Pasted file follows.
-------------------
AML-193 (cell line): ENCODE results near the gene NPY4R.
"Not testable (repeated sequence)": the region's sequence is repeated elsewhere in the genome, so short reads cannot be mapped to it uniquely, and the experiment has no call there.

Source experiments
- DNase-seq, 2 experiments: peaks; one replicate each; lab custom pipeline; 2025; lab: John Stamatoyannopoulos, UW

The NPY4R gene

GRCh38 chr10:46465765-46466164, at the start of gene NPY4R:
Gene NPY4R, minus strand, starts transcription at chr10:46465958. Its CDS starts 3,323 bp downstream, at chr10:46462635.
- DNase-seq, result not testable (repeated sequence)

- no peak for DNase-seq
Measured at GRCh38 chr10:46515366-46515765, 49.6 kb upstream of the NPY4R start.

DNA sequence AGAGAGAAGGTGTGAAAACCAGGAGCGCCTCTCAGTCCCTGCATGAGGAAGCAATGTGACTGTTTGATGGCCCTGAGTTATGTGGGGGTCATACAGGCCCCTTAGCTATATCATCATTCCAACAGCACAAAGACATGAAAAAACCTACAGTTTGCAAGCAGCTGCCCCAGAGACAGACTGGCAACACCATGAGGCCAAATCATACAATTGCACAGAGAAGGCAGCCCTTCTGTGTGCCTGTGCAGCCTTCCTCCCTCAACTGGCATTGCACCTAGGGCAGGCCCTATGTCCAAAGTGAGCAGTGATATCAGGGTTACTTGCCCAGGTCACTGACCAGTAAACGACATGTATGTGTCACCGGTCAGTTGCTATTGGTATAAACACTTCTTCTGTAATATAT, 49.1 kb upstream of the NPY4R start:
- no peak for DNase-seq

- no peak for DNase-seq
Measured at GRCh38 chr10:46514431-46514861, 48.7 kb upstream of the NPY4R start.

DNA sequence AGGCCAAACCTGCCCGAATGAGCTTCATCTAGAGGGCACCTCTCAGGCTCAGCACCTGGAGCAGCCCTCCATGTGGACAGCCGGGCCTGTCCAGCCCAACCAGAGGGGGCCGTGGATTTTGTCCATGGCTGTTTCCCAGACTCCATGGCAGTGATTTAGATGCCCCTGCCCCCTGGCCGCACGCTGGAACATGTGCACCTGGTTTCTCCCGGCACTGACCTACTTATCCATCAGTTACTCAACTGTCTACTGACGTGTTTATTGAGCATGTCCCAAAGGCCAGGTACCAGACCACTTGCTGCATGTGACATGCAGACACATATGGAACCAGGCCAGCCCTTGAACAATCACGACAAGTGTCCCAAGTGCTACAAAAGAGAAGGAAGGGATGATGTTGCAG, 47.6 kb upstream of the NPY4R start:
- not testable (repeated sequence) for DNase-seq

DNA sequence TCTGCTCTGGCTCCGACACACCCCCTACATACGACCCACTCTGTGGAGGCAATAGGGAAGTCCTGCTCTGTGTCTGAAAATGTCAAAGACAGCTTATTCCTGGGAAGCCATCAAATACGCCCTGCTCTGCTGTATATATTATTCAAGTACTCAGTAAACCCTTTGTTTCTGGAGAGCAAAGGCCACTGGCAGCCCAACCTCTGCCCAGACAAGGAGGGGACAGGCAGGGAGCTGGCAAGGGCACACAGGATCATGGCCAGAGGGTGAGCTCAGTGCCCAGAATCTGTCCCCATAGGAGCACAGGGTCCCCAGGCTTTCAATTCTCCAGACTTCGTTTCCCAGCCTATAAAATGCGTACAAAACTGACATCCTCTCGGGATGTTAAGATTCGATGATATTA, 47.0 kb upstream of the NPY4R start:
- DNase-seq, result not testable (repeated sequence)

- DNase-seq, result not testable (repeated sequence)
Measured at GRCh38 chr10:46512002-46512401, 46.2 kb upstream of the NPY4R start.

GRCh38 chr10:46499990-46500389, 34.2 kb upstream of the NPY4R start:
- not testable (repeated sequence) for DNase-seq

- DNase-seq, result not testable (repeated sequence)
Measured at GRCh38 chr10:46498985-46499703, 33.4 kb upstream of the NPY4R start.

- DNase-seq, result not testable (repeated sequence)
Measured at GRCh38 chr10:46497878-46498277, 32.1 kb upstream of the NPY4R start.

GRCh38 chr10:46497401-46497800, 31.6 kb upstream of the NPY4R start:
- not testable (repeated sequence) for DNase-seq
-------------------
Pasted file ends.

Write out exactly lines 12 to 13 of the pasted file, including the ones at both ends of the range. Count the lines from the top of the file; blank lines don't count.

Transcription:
- no peak for DNase-seq

- no peak for DNase-seq